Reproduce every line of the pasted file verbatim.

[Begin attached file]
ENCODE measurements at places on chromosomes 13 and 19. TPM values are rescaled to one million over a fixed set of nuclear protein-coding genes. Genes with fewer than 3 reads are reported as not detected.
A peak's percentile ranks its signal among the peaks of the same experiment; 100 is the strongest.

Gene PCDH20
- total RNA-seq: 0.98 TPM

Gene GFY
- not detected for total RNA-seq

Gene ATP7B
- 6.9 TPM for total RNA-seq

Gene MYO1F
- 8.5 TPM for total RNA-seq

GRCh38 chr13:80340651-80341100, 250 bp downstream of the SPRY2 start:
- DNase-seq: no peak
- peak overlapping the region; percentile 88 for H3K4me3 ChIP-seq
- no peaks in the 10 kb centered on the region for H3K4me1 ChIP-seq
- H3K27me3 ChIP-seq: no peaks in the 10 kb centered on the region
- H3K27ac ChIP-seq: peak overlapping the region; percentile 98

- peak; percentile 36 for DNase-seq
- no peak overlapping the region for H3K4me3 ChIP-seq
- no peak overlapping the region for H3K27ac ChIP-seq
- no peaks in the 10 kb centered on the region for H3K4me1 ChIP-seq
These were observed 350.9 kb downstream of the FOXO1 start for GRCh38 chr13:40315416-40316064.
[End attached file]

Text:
ENCODE measurements at places on chromosomes 13 and 19. TPM values are rescaled to one million over a fixed set of nuclear protein-coding genes. Genes with fewer than 3 reads are reported as not detected.
A peak's percentile ranks its signal among the peaks of the same experiment; 100 is the strongest.

Gene PCDH20
- total RNA-seq: 0.98 TPM

Gene GFY
- not detected for total RNA-seq

Gene ATP7B
- 6.9 TPM for total RNA-seq

Gene MYO1F
- 8.5 TPM for total RNA-seq

GRCh38 chr13:80340651-80341100, 250 bp downstream of the SPRY2 start:
- DNase-seq: no peak
- peak overlapping the region; percentile 88 for H3K4me3 ChIP-seq
- no peaks in the 10 kb centered on the region for H3K4me1 ChIP-seq
- H3K27me3 ChIP-seq: no peaks in the 10 kb centered on the region
- H3K27ac ChIP-seq: peak overlapping the region; percentile 98

- peak; percentile 36 for DNase-seq
- no peak overlapping the region for H3K4me3 ChIP-seq
- no peak overlapping the region for H3K27ac ChIP-seq
- no peaks in the 10 kb centered on the region for H3K4me1 ChIP-seq
These were observed 350.9 kb downstream of the FOXO1 start for GRCh38 chr13:40315416-40316064.